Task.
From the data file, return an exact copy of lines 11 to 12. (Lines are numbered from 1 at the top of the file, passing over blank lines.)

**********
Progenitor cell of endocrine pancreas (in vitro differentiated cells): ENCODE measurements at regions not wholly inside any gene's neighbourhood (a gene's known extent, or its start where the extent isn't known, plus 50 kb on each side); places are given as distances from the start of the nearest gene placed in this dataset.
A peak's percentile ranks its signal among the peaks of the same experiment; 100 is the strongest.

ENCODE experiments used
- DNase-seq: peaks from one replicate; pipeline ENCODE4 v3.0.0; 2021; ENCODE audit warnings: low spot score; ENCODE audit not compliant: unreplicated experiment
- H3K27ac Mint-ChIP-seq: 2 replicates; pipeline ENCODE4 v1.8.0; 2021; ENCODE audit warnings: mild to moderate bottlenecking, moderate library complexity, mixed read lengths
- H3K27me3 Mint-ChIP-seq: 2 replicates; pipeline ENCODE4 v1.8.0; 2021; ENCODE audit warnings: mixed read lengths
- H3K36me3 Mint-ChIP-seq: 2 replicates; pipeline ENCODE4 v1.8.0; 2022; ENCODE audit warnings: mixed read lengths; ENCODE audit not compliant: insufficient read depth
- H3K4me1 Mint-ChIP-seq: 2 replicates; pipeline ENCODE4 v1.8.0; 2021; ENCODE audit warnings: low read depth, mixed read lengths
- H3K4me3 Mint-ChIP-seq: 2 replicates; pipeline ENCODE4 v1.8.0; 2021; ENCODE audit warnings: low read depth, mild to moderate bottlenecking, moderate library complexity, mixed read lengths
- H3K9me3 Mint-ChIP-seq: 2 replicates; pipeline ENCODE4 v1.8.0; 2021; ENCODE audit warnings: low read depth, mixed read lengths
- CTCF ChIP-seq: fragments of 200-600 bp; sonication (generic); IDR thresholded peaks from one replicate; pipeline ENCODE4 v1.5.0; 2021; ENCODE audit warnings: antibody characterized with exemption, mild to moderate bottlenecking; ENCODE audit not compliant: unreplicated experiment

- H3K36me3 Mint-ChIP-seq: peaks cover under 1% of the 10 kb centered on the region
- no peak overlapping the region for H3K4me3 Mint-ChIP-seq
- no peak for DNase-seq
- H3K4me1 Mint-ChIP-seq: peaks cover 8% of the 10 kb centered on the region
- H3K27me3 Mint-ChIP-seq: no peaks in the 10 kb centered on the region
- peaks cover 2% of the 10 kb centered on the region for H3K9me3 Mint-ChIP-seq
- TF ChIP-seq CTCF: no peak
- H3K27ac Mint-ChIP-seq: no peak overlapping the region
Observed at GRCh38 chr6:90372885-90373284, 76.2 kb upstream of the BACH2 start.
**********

- CTCF ChIP-seq: fragments of 200-600 bp; sonication (generic); IDR thresholded peaks from one replicate; pipeline ENCODE4 v1.5.0; 2021; ENCODE audit warnings: antibody characterized with exemption, mild to moderate bottlenecking; ENCODE audit not compliant: unreplicated experiment

- H3K36me3 Mint-ChIP-seq: peaks cover under 1% of the 10 kb centered on the region